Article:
This week, a company founded by former MIT members issued a cash prize of $2,000 for anyone who could break into the Kinect for Xbox 360 and access the motion-sensors on the camera from another platform aside from the Xbox. The winner? A developer from the NUI Group, an open-source community of developers and programmers alike.
In a video shot by user AlexP (posted after the break), we see the ability to control the camera with a computer running Windows 7. We saw that he could move the camera up and down and he could also see the Kinect's color and infrared panels and made them show up on the desktop. It should be noted that AlexP was also able to make a program like this for the PlayStation Eye.
Microsoft, however, claims that he hasn't hacked it. We have Microsoft's response and the video after the break.
When this story broke, Microsoft did not approve of these actions one bit, saying,
Microsoft does not condone the modification of its products. With Kinect, Microsoft built in numerous hardware and software safeguards designed to reduce the chances of product tampering. Microsoft will continue to make advances in these types of safeguards and work closely with law enforcement and product safety groups to keep Kinect tamper-resistant.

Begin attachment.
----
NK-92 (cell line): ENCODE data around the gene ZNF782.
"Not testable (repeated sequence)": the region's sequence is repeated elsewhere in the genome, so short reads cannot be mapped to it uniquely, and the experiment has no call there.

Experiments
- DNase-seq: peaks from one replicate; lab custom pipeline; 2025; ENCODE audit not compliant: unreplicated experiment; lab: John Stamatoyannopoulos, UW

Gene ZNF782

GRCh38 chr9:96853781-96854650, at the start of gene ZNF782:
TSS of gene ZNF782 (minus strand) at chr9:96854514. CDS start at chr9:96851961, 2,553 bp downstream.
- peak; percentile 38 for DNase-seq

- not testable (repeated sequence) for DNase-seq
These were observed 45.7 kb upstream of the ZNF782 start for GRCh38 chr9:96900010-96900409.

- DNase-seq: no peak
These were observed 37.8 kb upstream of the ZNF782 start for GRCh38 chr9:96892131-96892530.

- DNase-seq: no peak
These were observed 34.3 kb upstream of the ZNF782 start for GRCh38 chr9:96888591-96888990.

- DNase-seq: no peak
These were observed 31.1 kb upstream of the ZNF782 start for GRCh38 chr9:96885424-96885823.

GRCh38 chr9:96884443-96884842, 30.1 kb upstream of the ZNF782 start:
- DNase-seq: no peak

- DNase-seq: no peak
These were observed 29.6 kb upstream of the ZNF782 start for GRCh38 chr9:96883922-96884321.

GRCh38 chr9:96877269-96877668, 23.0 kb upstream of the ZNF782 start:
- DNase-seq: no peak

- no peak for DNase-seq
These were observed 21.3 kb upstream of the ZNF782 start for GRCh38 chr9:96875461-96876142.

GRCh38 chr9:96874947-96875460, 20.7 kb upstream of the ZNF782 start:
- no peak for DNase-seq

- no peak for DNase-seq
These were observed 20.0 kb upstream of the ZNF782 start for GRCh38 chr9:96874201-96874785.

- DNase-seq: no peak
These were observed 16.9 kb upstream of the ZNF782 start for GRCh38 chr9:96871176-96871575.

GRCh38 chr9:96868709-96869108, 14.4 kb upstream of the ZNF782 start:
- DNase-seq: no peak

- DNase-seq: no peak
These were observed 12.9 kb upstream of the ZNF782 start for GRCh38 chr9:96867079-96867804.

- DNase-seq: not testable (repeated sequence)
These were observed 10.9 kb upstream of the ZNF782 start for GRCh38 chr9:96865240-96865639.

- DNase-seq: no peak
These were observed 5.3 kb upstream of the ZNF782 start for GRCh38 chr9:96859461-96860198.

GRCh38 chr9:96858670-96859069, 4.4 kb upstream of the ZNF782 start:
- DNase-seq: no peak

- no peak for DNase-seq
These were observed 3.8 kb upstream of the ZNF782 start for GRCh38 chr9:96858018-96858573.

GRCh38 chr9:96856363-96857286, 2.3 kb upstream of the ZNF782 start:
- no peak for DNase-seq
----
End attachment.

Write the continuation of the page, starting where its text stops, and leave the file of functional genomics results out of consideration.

Since then, Microsoft has now taken a different approach, stating that the Kinect has not been hacked. I think they just had a disdain for the word "hack" being used around the words "Xbox 360".
Kinect for Xbox 360 has not been hacked - in any way - as the software and hardware that are part of Kinect for Xbox 360 have not been modified. What has happened is someone has created drivers that allow other devices to interface with the Kinect for Xbox 360. The creation of these drivers, and the use of Kinect for Xbox 360 with other devices, is unsupported. We strongly encourage customers to use Kinect for Xbox 360 with their Xbox 360 to get the best experience possible.
So, they're pretty much saying that they haven't hacked it, merely made drivers that allow it to be used with other things, and, if something were to explode in the process of you doing these awful acts of experimentation, don't come cryin' to Microsoft. Contrary to their name, they're not a bunch of softies. Hmph.
See the "hacking" for yourself, though. Here's the video and we are curious to see what else this thing can do! We've already seen it taken apart using four different types of screws to try to make that attempt impossible!